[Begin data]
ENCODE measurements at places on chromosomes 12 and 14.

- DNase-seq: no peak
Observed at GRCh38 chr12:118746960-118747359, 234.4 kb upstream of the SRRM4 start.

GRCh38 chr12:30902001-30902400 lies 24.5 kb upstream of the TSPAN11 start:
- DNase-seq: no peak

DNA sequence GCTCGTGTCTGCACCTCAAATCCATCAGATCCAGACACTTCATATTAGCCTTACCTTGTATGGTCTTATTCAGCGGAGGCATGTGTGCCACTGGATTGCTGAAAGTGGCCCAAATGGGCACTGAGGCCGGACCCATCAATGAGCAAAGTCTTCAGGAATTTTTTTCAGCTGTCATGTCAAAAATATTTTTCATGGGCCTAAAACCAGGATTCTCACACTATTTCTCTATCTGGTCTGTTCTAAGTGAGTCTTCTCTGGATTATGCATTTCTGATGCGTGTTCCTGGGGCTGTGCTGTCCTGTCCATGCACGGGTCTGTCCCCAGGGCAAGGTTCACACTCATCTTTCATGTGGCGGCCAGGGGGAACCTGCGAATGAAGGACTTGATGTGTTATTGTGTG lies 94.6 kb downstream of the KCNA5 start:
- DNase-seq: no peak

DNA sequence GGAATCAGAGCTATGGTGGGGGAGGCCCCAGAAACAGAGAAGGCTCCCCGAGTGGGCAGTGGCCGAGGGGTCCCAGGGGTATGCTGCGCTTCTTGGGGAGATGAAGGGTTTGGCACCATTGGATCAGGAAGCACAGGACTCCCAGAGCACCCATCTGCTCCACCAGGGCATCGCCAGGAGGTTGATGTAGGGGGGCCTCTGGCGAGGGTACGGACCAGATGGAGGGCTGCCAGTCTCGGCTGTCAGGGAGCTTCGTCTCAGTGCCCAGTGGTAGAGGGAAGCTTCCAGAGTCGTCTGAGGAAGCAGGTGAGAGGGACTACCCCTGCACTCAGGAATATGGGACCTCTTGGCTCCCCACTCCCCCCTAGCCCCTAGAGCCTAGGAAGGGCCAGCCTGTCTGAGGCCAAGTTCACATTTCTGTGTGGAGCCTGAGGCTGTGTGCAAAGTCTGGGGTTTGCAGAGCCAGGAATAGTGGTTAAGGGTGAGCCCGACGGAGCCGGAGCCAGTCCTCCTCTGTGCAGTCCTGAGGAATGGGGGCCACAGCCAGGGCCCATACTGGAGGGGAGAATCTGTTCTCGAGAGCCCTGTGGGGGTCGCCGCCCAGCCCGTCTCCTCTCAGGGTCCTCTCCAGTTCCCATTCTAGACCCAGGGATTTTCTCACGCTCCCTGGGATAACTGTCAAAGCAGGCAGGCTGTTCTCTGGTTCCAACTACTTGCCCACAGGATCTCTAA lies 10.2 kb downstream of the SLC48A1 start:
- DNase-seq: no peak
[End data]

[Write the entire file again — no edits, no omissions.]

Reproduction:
ENCODE measurements at places on chromosomes 12 and 14.

- DNase-seq: no peak
Observed at GRCh38 chr12:118746960-118747359, 234.4 kb upstream of the SRRM4 start.

GRCh38 chr12:30902001-30902400 lies 24.5 kb upstream of the TSPAN11 start:
- DNase-seq: no peak

DNA sequence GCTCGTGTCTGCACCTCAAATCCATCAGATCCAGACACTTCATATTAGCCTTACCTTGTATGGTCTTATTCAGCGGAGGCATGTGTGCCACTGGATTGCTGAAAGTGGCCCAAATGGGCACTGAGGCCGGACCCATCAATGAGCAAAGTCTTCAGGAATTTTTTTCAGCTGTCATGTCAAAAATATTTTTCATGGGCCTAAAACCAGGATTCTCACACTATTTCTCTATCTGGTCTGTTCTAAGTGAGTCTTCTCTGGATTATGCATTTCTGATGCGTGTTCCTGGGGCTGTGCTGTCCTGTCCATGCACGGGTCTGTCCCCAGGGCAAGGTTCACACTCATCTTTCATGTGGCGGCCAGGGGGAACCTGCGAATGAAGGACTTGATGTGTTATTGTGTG lies 94.6 kb downstream of the KCNA5 start:
- DNase-seq: no peak

DNA sequence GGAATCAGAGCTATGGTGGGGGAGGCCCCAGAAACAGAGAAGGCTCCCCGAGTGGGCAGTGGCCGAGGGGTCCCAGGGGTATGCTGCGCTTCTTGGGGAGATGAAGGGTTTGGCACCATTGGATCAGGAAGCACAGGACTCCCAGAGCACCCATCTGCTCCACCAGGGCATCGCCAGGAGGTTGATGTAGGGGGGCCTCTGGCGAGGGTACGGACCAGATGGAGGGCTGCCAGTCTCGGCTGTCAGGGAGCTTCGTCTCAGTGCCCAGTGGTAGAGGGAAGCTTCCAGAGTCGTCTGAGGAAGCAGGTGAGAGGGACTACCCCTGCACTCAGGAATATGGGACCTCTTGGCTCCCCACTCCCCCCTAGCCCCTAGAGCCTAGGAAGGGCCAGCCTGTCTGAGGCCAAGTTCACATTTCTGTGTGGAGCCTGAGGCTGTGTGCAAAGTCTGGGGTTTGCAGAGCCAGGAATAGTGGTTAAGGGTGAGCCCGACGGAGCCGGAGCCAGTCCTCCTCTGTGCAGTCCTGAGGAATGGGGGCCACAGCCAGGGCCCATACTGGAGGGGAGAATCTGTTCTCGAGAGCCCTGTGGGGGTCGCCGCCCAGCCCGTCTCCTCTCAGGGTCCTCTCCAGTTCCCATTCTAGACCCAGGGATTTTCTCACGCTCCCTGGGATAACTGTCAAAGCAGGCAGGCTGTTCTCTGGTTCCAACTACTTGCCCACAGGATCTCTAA lies 10.2 kb downstream of the SLC48A1 start:
- DNase-seq: no peak